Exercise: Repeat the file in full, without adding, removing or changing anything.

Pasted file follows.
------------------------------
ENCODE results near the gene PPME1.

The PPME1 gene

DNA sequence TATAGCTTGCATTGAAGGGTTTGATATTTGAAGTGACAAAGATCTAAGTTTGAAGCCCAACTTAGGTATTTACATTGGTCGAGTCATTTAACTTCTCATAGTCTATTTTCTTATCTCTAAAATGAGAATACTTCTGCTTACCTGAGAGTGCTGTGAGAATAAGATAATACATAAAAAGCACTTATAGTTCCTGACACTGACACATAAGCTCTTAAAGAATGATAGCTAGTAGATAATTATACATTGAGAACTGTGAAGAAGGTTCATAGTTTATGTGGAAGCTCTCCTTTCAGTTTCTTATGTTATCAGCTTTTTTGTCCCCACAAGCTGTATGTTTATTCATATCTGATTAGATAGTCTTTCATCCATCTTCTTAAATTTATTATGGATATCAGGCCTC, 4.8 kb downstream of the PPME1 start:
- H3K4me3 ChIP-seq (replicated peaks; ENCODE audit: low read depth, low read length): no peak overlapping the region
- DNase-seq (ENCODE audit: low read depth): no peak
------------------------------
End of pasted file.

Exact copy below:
ENCODE results near the gene PPME1.

The PPME1 gene

DNA sequence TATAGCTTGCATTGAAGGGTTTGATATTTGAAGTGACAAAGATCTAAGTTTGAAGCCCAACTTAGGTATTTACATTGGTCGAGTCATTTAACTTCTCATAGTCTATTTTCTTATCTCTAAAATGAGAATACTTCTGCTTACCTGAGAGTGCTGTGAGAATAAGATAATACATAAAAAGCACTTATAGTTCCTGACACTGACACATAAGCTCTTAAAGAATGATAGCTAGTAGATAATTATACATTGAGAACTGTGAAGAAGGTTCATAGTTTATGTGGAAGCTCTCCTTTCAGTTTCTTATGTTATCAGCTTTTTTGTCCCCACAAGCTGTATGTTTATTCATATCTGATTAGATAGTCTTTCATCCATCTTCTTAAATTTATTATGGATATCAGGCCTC, 4.8 kb downstream of the PPME1 start:
- H3K4me3 ChIP-seq (replicated peaks; ENCODE audit: low read depth, low read length): no peak overlapping the region
- DNase-seq (ENCODE audit: low read depth): no peak